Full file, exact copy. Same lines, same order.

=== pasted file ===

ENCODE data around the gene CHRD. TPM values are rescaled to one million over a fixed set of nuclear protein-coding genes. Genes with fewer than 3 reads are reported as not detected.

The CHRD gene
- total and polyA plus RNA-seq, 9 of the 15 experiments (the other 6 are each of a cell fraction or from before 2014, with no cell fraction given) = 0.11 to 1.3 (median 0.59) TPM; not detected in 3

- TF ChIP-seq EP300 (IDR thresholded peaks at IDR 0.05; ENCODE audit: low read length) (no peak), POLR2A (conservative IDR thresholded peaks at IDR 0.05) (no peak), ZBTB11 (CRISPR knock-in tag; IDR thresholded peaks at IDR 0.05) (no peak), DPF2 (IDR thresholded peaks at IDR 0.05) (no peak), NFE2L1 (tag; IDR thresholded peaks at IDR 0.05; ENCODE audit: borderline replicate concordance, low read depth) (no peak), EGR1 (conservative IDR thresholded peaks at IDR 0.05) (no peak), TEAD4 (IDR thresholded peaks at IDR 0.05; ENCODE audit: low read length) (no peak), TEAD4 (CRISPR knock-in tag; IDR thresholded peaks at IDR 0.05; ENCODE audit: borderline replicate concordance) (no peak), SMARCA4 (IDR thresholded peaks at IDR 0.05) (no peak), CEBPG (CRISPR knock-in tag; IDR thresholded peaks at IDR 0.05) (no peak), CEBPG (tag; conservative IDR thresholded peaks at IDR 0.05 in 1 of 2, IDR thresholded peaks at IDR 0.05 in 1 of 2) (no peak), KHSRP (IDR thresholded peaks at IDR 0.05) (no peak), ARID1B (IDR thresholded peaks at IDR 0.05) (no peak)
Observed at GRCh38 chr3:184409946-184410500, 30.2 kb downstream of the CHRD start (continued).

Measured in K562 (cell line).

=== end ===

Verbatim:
ENCODE data around the gene CHRD. TPM values are rescaled to one million over a fixed set of nuclear protein-coding genes. Genes with fewer than 3 reads are reported as not detected.

The CHRD gene
- total and polyA plus RNA-seq, 9 of the 15 experiments (the other 6 are each of a cell fraction or from before 2014, with no cell fraction given) = 0.11 to 1.3 (median 0.59) TPM; not detected in 3

- TF ChIP-seq EP300 (IDR thresholded peaks at IDR 0.05; ENCODE audit: low read length) (no peak), POLR2A (conservative IDR thresholded peaks at IDR 0.05) (no peak), ZBTB11 (CRISPR knock-in tag; IDR thresholded peaks at IDR 0.05) (no peak), DPF2 (IDR thresholded peaks at IDR 0.05) (no peak), NFE2L1 (tag; IDR thresholded peaks at IDR 0.05; ENCODE audit: borderline replicate concordance, low read depth) (no peak), EGR1 (conservative IDR thresholded peaks at IDR 0.05) (no peak), TEAD4 (IDR thresholded peaks at IDR 0.05; ENCODE audit: low read length) (no peak), TEAD4 (CRISPR knock-in tag; IDR thresholded peaks at IDR 0.05; ENCODE audit: borderline replicate concordance) (no peak), SMARCA4 (IDR thresholded peaks at IDR 0.05) (no peak), CEBPG (CRISPR knock-in tag; IDR thresholded peaks at IDR 0.05) (no peak), CEBPG (tag; conservative IDR thresholded peaks at IDR 0.05 in 1 of 2, IDR thresholded peaks at IDR 0.05 in 1 of 2) (no peak), KHSRP (IDR thresholded peaks at IDR 0.05) (no peak), ARID1B (IDR thresholded peaks at IDR 0.05) (no peak)
Observed at GRCh38 chr3:184409946-184410500, 30.2 kb downstream of the CHRD start (continued).

Measured in K562 (cell line).